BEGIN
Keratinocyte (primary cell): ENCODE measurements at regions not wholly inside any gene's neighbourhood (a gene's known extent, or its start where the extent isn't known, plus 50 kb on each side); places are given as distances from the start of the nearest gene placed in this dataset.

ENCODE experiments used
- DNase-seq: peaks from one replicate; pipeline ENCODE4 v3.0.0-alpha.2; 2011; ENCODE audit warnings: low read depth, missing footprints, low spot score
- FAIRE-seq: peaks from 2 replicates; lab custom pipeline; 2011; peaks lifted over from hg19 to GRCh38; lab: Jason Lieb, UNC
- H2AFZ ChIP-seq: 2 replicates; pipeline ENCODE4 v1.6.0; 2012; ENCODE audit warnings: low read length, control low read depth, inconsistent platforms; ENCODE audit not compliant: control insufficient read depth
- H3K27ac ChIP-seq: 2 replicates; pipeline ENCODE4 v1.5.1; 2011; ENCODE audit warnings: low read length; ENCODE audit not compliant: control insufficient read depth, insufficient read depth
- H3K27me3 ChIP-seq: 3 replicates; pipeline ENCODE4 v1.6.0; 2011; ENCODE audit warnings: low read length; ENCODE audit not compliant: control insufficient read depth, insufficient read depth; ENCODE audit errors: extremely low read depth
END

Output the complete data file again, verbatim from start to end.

Keratinocyte (primary cell): ENCODE measurements at regions not wholly inside any gene's neighbourhood (a gene's known extent, or its start where the extent isn't known, plus 50 kb on each side); places are given as distances from the start of the nearest gene placed in this dataset.

ENCODE experiments used
- DNase-seq: peaks from one replicate; pipeline ENCODE4 v3.0.0-alpha.2; 2011; ENCODE audit warnings: low read depth, missing footprints, low spot score
- FAIRE-seq: peaks from 2 replicates; lab custom pipeline; 2011; peaks lifted over from hg19 to GRCh38; lab: Jason Lieb, UNC
- H2AFZ ChIP-seq: 2 replicates; pipeline ENCODE4 v1.6.0; 2012; ENCODE audit warnings: low read length, control low read depth, inconsistent platforms; ENCODE audit not compliant: control insufficient read depth
- H3K27ac ChIP-seq: 2 replicates; pipeline ENCODE4 v1.5.1; 2011; ENCODE audit warnings: low read length; ENCODE audit not compliant: control insufficient read depth, insufficient read depth
- H3K27me3 ChIP-seq: 3 replicates; pipeline ENCODE4 v1.6.0; 2011; ENCODE audit warnings: low read length; ENCODE audit not compliant: control insufficient read depth, insufficient read depth; ENCODE audit errors: extremely low read depth